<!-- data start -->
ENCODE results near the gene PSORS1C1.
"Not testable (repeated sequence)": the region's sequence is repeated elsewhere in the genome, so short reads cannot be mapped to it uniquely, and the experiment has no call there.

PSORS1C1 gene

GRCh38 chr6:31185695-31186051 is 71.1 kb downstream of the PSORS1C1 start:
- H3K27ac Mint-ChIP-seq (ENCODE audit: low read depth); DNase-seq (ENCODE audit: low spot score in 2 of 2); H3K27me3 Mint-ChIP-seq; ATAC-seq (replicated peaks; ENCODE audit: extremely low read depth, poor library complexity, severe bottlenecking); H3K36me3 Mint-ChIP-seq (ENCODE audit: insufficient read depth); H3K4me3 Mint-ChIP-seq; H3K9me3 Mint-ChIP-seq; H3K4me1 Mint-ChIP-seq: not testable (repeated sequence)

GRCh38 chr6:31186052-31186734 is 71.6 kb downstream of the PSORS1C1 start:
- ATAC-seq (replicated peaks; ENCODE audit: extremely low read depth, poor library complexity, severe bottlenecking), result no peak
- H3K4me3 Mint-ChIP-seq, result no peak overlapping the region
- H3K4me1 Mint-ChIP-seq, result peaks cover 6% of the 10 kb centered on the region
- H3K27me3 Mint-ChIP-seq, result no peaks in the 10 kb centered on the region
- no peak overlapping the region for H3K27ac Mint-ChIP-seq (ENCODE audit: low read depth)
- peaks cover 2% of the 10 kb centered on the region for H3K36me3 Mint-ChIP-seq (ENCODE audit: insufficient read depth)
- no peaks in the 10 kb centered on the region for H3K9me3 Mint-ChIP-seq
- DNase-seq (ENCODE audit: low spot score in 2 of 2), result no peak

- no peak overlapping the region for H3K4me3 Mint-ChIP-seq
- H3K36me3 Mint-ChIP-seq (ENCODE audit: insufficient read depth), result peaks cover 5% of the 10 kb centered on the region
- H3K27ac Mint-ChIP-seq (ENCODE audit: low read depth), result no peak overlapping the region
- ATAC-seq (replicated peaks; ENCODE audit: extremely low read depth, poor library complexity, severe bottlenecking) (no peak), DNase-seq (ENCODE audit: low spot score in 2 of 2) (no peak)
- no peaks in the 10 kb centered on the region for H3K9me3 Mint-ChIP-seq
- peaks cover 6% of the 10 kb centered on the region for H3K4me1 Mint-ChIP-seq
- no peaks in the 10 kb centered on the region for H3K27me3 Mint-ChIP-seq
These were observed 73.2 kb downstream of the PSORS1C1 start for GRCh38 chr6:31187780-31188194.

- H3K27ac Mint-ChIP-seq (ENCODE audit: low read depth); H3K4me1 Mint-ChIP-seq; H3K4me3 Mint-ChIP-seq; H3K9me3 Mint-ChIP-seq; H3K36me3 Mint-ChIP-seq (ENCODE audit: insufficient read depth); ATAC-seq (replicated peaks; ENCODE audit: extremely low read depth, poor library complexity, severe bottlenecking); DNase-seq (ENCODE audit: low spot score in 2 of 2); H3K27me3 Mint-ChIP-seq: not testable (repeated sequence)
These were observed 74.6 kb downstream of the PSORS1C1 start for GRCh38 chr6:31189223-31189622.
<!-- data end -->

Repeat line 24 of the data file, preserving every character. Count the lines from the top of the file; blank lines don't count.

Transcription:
These were observed 74.6 kb downstream of the PSORS1C1 start for GRCh38 chr6:31189223-31189622.